The United Nations is appealing for a record $41 billion to provide life-saving assistance next year to the 183 million most vulnerable people across 63 countries -- led by a tripling of its program in Afghanistan, where "needs are skyrocketing."
In its annual overview of future needs, published on December 2, the UN Office for the Coordination of Humanitarian Affairs (OCHA) warned that more than 24 million people in Afghanistan -- 65 percent of the country's population -- will require life-saving assistance, including around 9 million people expected to be on the brink of famine.
The war-torn country is in the grip of multiple crises that have been exacerbated since the Taliban toppled the internationally backed government in Kabul in mid-August, including severe food insecurity caused by drought.
After the Taliban takeover, U.S. financial sanctions and the abrupt withdrawal of most foreign aid and development support have sent the war-torn country’s economy into free fall, while Afghan central bank reserves held abroad have been frozen.
As a result, UN agencies and their partners seek $4.5 billion to help the most vulnerable people in Afghanistan in 2022 -- tripling its request from a year ago.
"We are in the business in the UN of trying to urgently establish with support from the World Bank as well as the UN system, a currency swap initiative which will allow liquidity to go into the economy," OCHA head Martin Griffiths told reporters in Geneva.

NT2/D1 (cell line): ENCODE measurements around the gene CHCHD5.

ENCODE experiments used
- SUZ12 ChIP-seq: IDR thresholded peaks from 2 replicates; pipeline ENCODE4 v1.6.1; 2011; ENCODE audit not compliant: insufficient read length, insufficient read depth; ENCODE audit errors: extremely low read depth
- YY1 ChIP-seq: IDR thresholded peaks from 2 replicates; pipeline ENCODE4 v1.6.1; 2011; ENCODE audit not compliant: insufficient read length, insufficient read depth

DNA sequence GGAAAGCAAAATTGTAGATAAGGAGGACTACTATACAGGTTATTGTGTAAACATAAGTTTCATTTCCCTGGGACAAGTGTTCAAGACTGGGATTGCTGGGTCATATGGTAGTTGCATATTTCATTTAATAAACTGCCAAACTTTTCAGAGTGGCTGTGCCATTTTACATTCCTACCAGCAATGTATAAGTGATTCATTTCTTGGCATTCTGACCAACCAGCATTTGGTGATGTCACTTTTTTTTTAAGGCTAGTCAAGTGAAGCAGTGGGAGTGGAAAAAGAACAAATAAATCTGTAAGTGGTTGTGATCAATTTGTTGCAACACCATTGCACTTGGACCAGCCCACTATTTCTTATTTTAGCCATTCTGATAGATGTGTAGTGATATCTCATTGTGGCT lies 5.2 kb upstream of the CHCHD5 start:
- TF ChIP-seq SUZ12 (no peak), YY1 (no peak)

"The absence of cash in Afghanistan is a major impediment to any delivery of services," Griffiths said, adding: "I am hoping that we get it up and running before the end of this month."
According to OCHA’s Global Humanitarian Overview report, Syria, Yemen, Ethiopia, and Sudan are the four other major crises requiring the most funding next year.
It estimated that a total of 274 million people worldwide would need some form of emergency assistance -- up 17 percent on an already record-breaking figure in 2021.
The $41 billion required for the most vulnerable people worldwide is double what was requested just four years ago, as famine remains a "terrifying prospect" for 45 million people living in 43 countries amid extreme weather caused by climate change.
“The climate crisis is hitting the world’s most vulnerable people first and worst. Protracted conflicts grind on, and instability has worsened in several parts of the world, notably Ethiopia, Myanmar, and Afghanistan,” Griffiths said.
“The pandemic is not over, and poor countries are deprived of vaccines.”
In 2020, donors provided more than $17 billion for projects in last year’s Global Humanitarian Overview from OCHA. The money represented less than half of the funding requested by the UN.